Body: <p><img src=" /sites/default/files/153860-berniesanders-lrg.png"></p><p><br></p><p>In the last three weeks, I have been viciously attacked by&nbsp;<i>some&nbsp;</i>Bernie Sanders supporters and&nbsp;<i>some&nbsp;</i>Progressive extremists who claim I blame Sanders for Hillary Clinton’s loss. The fury, obscenity, and distortions unleashed by two articles I wrote for Time.com reveal to me, sadly, that what Hillary Clinton called the “Trump Effect,” blaming Donald Trump for “bullying and harassment … on the rise,” reversed cause and effect. As reprehensible as his campaign rhetoric was, Donald Trump did not cause this problem. His campaign was an unfortunate symptom – and the kind of demagoguery he indulges is not limited to the right side of the political spectrum.&nbsp; Political discourse in America today – which as an historian I know has never been pretty – has turned particularly ugly at the extremes, left and right. They need not be the same to be equally bad – rotten goldfish and catfish both stink.</p><p>It all started with that mystery political junkies frequently ponder – what is the impact of a primary fight on the general election? Sometimes, it strengthens the eventual nominee. Most historians believe that in 1960, Hubert Humphrey’s fight against John Kennedy made JFK a better candidate, and a better human being. In West Virginia, Kennedy mastered the Catholic bigotry issue while his exposure to Appalachian poverty motivated him to try fighting poverty as president. At the same time, most historians believe that Ted Kennedy’s insurgency hurt Jimmy Carter in 1980 and Pat Buchanan’s rebellion hurt George H.W. Bush in 1992 – both challengers pulled the incumbent to the party’s extreme, making it difficult to find the center during the general election.</p><p>My&nbsp;<a href="http://time.com/4569766/bernie-sanders-ralph-nader-2016/">first article</a>&nbsp;mentioned various explanations for Hillary Clinton’s failure, calling her 2016 campaign “as rigid and empty as it was when she lost in 2008.” I labeled her “a doughnut candidate, sprinkling sweets to particular groups but lacking any core.” Still, I argued that Bernie Sanders’ surprise candidacy pulled Hillary Clinton so far to the left “to prevent an effective re-centering in the fall, while goading her into wooing different constituencies rather than uniting the nation.”</p><p>This is what historians do. We look for explanations. It’s not about “blaming,” but if we were playing a blame-game, the fault lies with Hillary Clinton for failing to cope, not Bernie Sanders for daring to challenge. I believed Sanders’ success psyched her out and was ONE reason why she alienated working class whites. That’s not Sanders’ fault, especially after she won the nomination. She, as the winner, need to move on and recalibrate.</p><p>Of course, all my nuances didn’t matter. Most of the angry responses that weren’t obscene and insulting treated me like an idiot and a shill, who overlooked Hillary Clinton’s weaknesses and put the entire onus on Bernie Sanders. Rather than considering how this one factor fit into the mix, these pro-Sanders extremists just vented, with me as their target.</p><p>Two weeks later, I wrote a<a href="http://time.com/4593753/bernie-sanders-alt-left/">&nbsp;response</a>, detailing the abuse, which included some gratuitous anti-Semitic attacks (yes, in defense of a Jewish candidate).&nbsp; Despite the self-righteous claim that all the vitriol in America is coming from Donald Trump and the supporters he inflamed, I was struck by how virulent these particular zealots on the left were. Applying Hillary Clinton’s definition of the alt-right as rejecting “mainstream” conservatism and trafficking in “prejudice and paranoia,” I suggested we were seeing an alt-left emerging in response to Trump’s election, rejecting “mainstream” liberalism and also descending into demagoguery. I carefully added that: “condemning them equally doesn’t mean they’re equally dangerous, with the alt-right’s Hitlerism and hooliganism spiking since Trump’s election.” &nbsp;Once again, the subtleties didn’t matter. The bile – and attacks -- have mounted.</p><p>I no longer call this “cyberbullying” – because to be bullied, I would have to succumb – and I’m more defiant than ever. My critics call me a “crybaby” for complaining – I’m trying to hold up a mirror to this gooniverse, and strip members of their self-righteousness. If I were a dirty Trump trickster, trying to undermine claims that Trump’s bullying is poisonous and contagious by proving that liberals can be abusive too, I couldn’t have done a better job of outing these laptop hooligans. (And please, if you quote this sentence, start with the “if” – it’s a speculation and a challenge, not a confession!)</p><p>One popularly re-tweeted response said “You need to log off twitter if name calling hurts you.” I’m not hurt – I’m disgusted. I love political give and take. I am appalled that these character assassins are so quick to mischaracterize, and libel. Beyond my concerns for the delicate tissue of civility which unites a democracy and keeps citizens talking to one another,&nbsp;I worry that other historians will hesitate to offer any unconventional explanations because they will fear being targeted. I am sure that untenured academics are learning to keep quiet and parrot the party line, lest they trigger some career-damaging social media storm. And I regret that the Internet’s anonymity has encouraged this kind of drive-by tweeting and messaging – rather than the substantive exchanges its founders envisioned.</p><p>Here’s what I have learned: You write something complex, it gets reduced to a soundbite:</p><p>I give various explanations for Hilary Clinton's loss, including the impact of the Bernie Sanders candidacy -- it's diminished to "this idiot blames Bernie for Hillary’s failure.”</p><p>You write with a scalpel, they summarize with a sledgehammer: I say the extremism of some on the left shows a parallel “prejudice and paranoia” Clinton condemned, suddenly, the twitterverse erupts saying&nbsp;this *^#$%^ is comparing us to the Hitlerian right.</p><p>You make an argument, they go personal: I offer an analysis of the 2016 campaign and its reaction, the thought police just sees a blame game and questions my motives, my integrity, my intelligence, my religion, my looks.&nbsp;</p><p>All this vitriol goes way beyond argument by soundbite and 140-characters; its argument by insult. It actually demonstrates --- I regret to conclude -- why Trump's method worked. He wasn’t creating the problem, he was exploiting it. Dinosaurs who live in the world of 700 word op-eds, 7000-word essays, 70,000-word books – and a rigorous commitment to truth-- had no idea where this guy came from. I say – look left and right. Donald Trump emerged from the fetid swamp that characterizes too much political rhetoric today, wherein your identity counts more than your integrity or the integrity of your argument. If you are “with us” anything goes, you can do no wrong; if we deem you “against us,” you can do no right.</p><p>More clinically, as a political historian, all the ping-ponging over the last few weeks has highlighted some fascinating phenomena that should be tracked:</p><p>--&nbsp; Clinton’s loss to Trump -- following her victory over Sanders in the primaries with the Democratic establishment’s support -- has triggered a fury against her on the Left, and an anger that has many using words like “centrist” and “neoliberal” as epithets.</p><p>-- This backlash demonstrates a deep division in the Democratic party, with Bill Clinton’s legacy taking a beating.</p><p>-- What I am calling the Anonymotry of the Internet -- the anonymous-fueled bigotry of the online culture -- has helped radicalize, polarize, and coarsen political culture.</p><p>-- Many progressives are focusing on the economic divide in the nation – and pillorying Hillary for not going left enough, without seeing all the ways she identified with the left through identity politics, helping to trigger the “white nationalist” reaction, and the white working class defection from the Democrats.</p><p>My second piece ended with a call for civility, and an attempt at modeling the kind of dialogue I believe we need. I described reaching out to one of my critics and showed that when we treated each other civilly, we found we agreed more than we disagreed. Of course, most of my critics ignored that ending – or mocked that as well.</p><p>Some of the most polite reactions to my essay also disturbed me. “We are just not about endangering &amp; disenfranchising people,” I was told. “We are for health care.” Those responses implied an ends-justify-the means rationalization of extreme tactics. Life is too messy and confusing for any one group of partisans to be too convinced of their virtues -- and their rivals’ sheer evil.</p><p>Nevertheless, if my critics think they are on the side of the angels I say… prove it. I would love to be proven wrong. I would love to see partisans on the left stop being nasty, personal, vicious. I would love to see substantive debate and respectful tactics that match everyone’s version of their best selves, rather than petty attacks that reflect the worst within us and bring out the worst in us. The Founders believed that virtuous people acted virtuously; I abhor this post-modern doctrine that implies I can act abominably because I am so convinced of my own virtue.</p><p>Similarly, I appeal to my fellow academics to stop being agents of unreason. It’s easy to join the pile-on, harder to stick to substance and to our method. Our collective reputations have suffered because too many of us use the mantle of legitimacy we earned with our Ph.D.s and professorships to lower the debate rather than raise the debate. Aren’t there enough rabble-rousers out there, shouldn’t we rededicate ourselves to our particular mission to speak through our analysis, through our research, through our reason?</p><p>Finally, while I stand by every word in both articles, one critic made an interesting suggestion that “Control-Left” might be a more accurate characterization of the extremists than “Alt-Left” and would help avoid the anger stirred by claims of false equivalence.&nbsp; I’ll accept that friendly amendment, and warn that the zealots of the Ctl-Left – meaning those who try bullying anyone who dares disagree with them – are also harming our country. It’s time for the Ctl-Left and the Alt-Right to calm down – and Shift-Center.</p>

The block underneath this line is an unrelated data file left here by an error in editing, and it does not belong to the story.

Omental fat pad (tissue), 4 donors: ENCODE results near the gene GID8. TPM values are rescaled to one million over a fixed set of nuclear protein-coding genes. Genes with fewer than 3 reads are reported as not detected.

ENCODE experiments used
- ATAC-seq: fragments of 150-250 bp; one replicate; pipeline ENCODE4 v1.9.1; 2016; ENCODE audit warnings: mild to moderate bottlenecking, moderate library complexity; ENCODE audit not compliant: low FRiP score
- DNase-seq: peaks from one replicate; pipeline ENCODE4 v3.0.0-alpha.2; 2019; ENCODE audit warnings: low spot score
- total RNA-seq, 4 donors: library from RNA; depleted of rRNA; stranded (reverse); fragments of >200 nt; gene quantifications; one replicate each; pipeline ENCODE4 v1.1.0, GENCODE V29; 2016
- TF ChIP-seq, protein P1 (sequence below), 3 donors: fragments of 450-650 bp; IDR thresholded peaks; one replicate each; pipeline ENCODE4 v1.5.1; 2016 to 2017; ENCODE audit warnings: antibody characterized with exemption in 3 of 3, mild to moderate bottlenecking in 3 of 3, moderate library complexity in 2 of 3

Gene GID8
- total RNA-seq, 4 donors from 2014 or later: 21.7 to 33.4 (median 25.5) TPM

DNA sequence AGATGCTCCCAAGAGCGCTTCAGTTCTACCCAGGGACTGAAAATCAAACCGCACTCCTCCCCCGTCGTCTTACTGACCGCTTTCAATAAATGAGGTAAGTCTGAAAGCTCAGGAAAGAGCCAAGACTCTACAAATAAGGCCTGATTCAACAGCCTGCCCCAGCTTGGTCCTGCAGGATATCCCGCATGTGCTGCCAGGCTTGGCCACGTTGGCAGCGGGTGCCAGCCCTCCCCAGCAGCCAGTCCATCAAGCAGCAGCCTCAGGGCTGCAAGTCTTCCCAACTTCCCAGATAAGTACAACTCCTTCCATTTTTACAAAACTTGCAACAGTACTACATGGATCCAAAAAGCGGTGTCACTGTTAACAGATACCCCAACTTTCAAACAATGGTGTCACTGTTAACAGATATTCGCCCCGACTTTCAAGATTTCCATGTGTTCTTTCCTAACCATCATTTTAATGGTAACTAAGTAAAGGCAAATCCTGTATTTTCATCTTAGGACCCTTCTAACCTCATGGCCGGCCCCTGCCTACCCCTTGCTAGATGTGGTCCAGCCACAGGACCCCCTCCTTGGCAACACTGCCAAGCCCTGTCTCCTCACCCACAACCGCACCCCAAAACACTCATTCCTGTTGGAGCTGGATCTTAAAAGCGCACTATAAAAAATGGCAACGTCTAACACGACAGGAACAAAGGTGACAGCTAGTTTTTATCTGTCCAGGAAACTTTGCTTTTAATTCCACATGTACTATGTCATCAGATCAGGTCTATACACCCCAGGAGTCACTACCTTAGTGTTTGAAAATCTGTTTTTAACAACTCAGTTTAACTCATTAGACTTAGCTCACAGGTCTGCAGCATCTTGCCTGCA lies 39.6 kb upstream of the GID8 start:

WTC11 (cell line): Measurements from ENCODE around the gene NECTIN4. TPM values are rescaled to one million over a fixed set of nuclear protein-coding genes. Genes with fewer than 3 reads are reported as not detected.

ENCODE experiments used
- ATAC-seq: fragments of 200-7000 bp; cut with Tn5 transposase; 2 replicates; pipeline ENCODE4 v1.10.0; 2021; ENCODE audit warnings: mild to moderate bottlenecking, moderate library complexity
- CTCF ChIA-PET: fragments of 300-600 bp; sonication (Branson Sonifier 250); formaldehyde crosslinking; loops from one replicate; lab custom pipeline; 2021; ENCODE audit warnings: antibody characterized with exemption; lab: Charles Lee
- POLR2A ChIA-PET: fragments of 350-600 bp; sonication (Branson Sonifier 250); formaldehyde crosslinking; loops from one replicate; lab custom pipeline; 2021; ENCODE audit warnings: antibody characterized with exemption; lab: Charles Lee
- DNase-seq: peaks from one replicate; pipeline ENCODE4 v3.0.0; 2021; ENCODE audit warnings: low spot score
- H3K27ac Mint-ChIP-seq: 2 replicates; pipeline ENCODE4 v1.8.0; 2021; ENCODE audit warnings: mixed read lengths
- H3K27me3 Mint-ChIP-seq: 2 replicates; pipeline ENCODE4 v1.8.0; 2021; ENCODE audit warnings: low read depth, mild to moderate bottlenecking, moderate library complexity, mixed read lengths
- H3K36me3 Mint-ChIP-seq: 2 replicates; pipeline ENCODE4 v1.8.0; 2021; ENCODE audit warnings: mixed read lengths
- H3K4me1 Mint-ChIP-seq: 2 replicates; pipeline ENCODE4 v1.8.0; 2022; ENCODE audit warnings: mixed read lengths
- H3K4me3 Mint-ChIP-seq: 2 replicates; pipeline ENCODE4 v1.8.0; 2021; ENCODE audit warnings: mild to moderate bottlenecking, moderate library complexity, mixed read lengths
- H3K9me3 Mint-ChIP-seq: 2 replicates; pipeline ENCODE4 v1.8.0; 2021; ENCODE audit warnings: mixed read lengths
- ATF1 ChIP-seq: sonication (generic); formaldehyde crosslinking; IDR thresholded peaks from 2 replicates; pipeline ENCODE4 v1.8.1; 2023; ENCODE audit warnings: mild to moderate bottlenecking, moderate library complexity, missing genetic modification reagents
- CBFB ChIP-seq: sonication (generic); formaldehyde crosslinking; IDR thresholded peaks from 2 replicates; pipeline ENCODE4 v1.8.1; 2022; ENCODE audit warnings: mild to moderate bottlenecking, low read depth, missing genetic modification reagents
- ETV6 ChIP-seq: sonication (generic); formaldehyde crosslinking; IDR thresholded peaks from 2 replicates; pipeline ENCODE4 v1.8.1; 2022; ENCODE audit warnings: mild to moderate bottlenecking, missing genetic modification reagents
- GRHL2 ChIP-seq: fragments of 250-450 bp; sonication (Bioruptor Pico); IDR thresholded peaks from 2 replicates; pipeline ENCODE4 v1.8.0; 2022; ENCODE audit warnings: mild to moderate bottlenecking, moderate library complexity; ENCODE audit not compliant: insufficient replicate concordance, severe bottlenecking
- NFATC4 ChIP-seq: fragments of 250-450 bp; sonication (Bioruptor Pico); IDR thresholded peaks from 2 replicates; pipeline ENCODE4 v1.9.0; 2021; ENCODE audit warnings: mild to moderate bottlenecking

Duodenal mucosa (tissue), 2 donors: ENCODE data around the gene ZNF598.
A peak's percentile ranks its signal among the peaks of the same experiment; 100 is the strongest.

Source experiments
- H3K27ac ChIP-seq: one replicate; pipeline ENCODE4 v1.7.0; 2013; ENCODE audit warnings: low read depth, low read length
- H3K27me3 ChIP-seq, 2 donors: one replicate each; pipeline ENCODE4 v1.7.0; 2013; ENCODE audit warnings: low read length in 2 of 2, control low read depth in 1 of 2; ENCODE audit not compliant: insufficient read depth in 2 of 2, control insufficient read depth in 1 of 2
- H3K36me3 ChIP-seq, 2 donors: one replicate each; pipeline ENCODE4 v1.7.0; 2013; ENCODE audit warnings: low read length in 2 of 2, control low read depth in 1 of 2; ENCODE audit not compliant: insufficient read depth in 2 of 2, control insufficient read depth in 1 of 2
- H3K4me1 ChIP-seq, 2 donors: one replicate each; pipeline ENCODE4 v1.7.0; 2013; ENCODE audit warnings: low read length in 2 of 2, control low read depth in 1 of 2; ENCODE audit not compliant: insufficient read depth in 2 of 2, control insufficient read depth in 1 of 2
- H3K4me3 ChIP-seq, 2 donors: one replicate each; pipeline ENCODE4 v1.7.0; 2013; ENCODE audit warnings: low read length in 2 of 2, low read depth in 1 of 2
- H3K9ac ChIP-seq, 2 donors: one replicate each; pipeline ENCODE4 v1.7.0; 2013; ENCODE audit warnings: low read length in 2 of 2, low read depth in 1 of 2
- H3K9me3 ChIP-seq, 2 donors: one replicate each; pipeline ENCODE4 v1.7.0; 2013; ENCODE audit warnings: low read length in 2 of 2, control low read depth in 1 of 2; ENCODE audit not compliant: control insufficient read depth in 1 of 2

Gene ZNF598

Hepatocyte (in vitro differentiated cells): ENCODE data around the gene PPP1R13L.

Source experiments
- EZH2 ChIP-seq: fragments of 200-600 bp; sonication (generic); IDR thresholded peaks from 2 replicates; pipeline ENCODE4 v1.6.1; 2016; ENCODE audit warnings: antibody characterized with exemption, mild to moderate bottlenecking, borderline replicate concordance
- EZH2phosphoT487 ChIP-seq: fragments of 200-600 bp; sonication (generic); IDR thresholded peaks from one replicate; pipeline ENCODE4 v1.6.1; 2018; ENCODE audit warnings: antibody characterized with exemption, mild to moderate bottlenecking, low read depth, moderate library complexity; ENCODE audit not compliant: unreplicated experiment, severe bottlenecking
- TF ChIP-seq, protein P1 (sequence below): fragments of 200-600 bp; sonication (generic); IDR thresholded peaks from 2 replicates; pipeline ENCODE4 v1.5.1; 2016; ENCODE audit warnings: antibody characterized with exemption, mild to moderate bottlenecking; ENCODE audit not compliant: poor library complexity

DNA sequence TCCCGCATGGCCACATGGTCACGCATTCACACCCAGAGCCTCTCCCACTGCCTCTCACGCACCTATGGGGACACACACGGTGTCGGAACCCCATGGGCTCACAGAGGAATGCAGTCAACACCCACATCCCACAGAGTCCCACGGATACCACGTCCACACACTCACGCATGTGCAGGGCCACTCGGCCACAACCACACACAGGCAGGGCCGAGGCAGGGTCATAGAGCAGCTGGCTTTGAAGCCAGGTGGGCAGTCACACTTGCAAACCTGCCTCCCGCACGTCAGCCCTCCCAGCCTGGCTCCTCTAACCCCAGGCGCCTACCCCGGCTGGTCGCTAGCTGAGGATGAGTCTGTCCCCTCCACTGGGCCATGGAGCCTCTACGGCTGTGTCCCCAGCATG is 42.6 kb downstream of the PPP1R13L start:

ID: 153861